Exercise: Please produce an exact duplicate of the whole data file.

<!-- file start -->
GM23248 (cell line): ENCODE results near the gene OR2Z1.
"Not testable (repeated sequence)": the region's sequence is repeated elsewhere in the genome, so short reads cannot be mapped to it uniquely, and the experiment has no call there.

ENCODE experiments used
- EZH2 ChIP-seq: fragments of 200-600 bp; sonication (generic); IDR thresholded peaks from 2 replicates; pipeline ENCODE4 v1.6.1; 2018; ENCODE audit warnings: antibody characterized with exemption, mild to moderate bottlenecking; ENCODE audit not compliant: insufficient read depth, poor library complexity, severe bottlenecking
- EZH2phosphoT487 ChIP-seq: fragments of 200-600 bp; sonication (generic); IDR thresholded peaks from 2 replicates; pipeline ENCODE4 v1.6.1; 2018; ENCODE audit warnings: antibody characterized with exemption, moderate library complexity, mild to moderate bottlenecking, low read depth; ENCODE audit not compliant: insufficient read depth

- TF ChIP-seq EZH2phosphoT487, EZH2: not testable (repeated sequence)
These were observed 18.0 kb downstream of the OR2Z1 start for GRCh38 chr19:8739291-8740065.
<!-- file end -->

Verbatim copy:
GM23248 (cell line): ENCODE results near the gene OR2Z1.
"Not testable (repeated sequence)": the region's sequence is repeated elsewhere in the genome, so short reads cannot be mapped to it uniquely, and the experiment has no call there.

ENCODE experiments used
- EZH2 ChIP-seq: fragments of 200-600 bp; sonication (generic); IDR thresholded peaks from 2 replicates; pipeline ENCODE4 v1.6.1; 2018; ENCODE audit warnings: antibody characterized with exemption, mild to moderate bottlenecking; ENCODE audit not compliant: insufficient read depth, poor library complexity, severe bottlenecking
- EZH2phosphoT487 ChIP-seq: fragments of 200-600 bp; sonication (generic); IDR thresholded peaks from 2 replicates; pipeline ENCODE4 v1.6.1; 2018; ENCODE audit warnings: antibody characterized with exemption, moderate library complexity, mild to moderate bottlenecking, low read depth; ENCODE audit not compliant: insufficient read depth

- TF ChIP-seq EZH2phosphoT487, EZH2: not testable (repeated sequence)
These were observed 18.0 kb downstream of the OR2Z1 start for GRCh38 chr19:8739291-8740065.